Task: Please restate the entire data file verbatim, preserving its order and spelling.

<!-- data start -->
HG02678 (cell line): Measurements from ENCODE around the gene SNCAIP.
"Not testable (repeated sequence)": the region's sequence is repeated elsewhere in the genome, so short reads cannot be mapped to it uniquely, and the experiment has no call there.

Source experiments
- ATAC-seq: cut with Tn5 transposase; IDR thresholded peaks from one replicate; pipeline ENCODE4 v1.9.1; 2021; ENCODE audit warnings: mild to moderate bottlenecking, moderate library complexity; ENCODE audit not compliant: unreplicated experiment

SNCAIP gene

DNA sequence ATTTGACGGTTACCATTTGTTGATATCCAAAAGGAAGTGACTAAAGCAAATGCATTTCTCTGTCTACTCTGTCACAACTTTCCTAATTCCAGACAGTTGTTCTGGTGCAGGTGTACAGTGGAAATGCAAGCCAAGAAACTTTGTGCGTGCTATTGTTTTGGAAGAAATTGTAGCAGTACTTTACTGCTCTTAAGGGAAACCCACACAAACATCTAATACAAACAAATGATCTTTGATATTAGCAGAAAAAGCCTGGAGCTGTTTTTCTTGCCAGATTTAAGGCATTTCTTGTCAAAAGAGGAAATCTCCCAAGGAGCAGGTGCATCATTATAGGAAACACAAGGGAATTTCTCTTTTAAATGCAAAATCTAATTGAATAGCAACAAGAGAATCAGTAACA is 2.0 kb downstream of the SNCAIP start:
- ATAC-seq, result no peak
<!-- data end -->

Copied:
HG02678 (cell line): Measurements from ENCODE around the gene SNCAIP.
"Not testable (repeated sequence)": the region's sequence is repeated elsewhere in the genome, so short reads cannot be mapped to it uniquely, and the experiment has no call there.

Source experiments
- ATAC-seq: cut with Tn5 transposase; IDR thresholded peaks from one replicate; pipeline ENCODE4 v1.9.1; 2021; ENCODE audit warnings: mild to moderate bottlenecking, moderate library complexity; ENCODE audit not compliant: unreplicated experiment

SNCAIP gene

DNA sequence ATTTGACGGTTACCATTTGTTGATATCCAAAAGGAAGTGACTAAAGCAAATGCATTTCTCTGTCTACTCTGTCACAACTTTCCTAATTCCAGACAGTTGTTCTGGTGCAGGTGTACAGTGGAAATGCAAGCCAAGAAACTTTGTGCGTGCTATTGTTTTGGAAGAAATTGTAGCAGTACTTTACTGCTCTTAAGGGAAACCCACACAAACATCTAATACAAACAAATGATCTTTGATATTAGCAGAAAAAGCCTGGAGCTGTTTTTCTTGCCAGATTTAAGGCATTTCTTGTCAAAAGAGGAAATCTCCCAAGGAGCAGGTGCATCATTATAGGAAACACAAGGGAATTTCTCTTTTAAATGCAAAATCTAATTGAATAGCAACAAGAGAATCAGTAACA is 2.0 kb downstream of the SNCAIP start:
- ATAC-seq, result no peak